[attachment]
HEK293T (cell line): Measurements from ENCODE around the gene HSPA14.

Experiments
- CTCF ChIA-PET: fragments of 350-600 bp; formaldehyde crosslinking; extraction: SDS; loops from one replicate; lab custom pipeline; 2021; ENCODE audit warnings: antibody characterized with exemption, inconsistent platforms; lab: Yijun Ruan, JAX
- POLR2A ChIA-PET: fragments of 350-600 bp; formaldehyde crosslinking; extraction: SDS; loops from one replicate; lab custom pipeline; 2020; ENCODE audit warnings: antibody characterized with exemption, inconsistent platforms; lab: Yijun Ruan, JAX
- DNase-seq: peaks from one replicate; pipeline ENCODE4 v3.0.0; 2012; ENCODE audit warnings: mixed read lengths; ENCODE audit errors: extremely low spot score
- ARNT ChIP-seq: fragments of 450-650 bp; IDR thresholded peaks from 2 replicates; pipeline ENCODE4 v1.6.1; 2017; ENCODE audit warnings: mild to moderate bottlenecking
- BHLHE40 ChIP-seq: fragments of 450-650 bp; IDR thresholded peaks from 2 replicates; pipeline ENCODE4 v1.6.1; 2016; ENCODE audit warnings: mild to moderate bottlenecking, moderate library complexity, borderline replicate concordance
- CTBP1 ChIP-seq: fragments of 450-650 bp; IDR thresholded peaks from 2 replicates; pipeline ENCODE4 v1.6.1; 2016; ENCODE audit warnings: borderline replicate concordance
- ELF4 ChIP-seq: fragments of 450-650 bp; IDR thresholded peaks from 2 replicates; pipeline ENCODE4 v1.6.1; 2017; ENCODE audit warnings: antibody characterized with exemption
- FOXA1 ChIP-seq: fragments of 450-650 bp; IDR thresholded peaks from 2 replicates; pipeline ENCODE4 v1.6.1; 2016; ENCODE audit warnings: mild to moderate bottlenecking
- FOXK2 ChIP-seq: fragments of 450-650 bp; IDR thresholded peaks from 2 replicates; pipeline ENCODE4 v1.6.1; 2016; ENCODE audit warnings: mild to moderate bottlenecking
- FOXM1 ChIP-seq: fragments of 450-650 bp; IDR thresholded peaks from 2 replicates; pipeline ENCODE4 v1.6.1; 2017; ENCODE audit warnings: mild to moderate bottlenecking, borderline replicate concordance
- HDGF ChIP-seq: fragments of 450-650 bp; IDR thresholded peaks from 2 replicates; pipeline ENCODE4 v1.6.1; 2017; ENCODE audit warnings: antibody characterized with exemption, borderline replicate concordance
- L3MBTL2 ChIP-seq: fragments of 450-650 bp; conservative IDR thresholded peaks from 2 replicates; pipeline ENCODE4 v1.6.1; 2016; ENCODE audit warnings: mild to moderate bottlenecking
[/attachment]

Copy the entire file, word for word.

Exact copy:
HEK293T (cell line): Measurements from ENCODE around the gene HSPA14.

Experiments
- CTCF ChIA-PET: fragments of 350-600 bp; formaldehyde crosslinking; extraction: SDS; loops from one replicate; lab custom pipeline; 2021; ENCODE audit warnings: antibody characterized with exemption, inconsistent platforms; lab: Yijun Ruan, JAX
- POLR2A ChIA-PET: fragments of 350-600 bp; formaldehyde crosslinking; extraction: SDS; loops from one replicate; lab custom pipeline; 2020; ENCODE audit warnings: antibody characterized with exemption, inconsistent platforms; lab: Yijun Ruan, JAX
- DNase-seq: peaks from one replicate; pipeline ENCODE4 v3.0.0; 2012; ENCODE audit warnings: mixed read lengths; ENCODE audit errors: extremely low spot score
- ARNT ChIP-seq: fragments of 450-650 bp; IDR thresholded peaks from 2 replicates; pipeline ENCODE4 v1.6.1; 2017; ENCODE audit warnings: mild to moderate bottlenecking
- BHLHE40 ChIP-seq: fragments of 450-650 bp; IDR thresholded peaks from 2 replicates; pipeline ENCODE4 v1.6.1; 2016; ENCODE audit warnings: mild to moderate bottlenecking, moderate library complexity, borderline replicate concordance
- CTBP1 ChIP-seq: fragments of 450-650 bp; IDR thresholded peaks from 2 replicates; pipeline ENCODE4 v1.6.1; 2016; ENCODE audit warnings: borderline replicate concordance
- ELF4 ChIP-seq: fragments of 450-650 bp; IDR thresholded peaks from 2 replicates; pipeline ENCODE4 v1.6.1; 2017; ENCODE audit warnings: antibody characterized with exemption
- FOXA1 ChIP-seq: fragments of 450-650 bp; IDR thresholded peaks from 2 replicates; pipeline ENCODE4 v1.6.1; 2016; ENCODE audit warnings: mild to moderate bottlenecking
- FOXK2 ChIP-seq: fragments of 450-650 bp; IDR thresholded peaks from 2 replicates; pipeline ENCODE4 v1.6.1; 2016; ENCODE audit warnings: mild to moderate bottlenecking
- FOXM1 ChIP-seq: fragments of 450-650 bp; IDR thresholded peaks from 2 replicates; pipeline ENCODE4 v1.6.1; 2017; ENCODE audit warnings: mild to moderate bottlenecking, borderline replicate concordance
- HDGF ChIP-seq: fragments of 450-650 bp; IDR thresholded peaks from 2 replicates; pipeline ENCODE4 v1.6.1; 2017; ENCODE audit warnings: antibody characterized with exemption, borderline replicate concordance
- L3MBTL2 ChIP-seq: fragments of 450-650 bp; conservative IDR thresholded peaks from 2 replicates; pipeline ENCODE4 v1.6.1; 2016; ENCODE audit warnings: mild to moderate bottlenecking